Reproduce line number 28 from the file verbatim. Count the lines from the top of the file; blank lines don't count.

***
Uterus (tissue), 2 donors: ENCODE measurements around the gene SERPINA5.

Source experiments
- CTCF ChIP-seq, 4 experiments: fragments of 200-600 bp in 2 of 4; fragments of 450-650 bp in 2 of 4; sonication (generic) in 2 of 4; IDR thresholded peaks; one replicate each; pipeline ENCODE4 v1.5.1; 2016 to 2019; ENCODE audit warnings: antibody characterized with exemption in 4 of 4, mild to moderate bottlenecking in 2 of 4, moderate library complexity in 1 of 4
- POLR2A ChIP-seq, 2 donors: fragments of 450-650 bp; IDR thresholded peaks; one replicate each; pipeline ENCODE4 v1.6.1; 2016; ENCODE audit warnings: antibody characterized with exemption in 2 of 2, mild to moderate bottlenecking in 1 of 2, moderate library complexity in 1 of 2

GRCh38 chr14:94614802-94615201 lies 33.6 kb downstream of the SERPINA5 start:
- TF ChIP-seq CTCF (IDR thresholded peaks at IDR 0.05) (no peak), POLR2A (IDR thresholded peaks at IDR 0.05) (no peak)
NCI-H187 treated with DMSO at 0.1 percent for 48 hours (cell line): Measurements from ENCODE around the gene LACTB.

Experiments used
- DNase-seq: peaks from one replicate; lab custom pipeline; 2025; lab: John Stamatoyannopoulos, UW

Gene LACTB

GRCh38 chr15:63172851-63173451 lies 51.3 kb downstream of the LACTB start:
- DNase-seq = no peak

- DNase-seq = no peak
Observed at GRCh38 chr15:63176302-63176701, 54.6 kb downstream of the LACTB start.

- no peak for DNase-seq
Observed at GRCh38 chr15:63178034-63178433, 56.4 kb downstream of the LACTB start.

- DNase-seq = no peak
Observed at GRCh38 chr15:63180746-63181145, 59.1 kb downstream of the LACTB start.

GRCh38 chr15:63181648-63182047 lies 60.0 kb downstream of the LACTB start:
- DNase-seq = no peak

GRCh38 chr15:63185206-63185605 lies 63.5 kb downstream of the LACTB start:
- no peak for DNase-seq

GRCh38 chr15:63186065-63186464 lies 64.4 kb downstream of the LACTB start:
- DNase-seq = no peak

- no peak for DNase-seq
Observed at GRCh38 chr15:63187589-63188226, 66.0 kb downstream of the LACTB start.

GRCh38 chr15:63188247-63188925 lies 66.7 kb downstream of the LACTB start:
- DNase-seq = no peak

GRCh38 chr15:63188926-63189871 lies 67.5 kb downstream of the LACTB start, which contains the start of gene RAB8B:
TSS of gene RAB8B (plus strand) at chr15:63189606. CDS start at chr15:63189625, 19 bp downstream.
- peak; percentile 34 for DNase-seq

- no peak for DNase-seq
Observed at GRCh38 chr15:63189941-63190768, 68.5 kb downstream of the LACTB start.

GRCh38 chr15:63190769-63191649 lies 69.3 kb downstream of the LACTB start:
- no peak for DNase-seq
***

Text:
- DNase-seq = no peak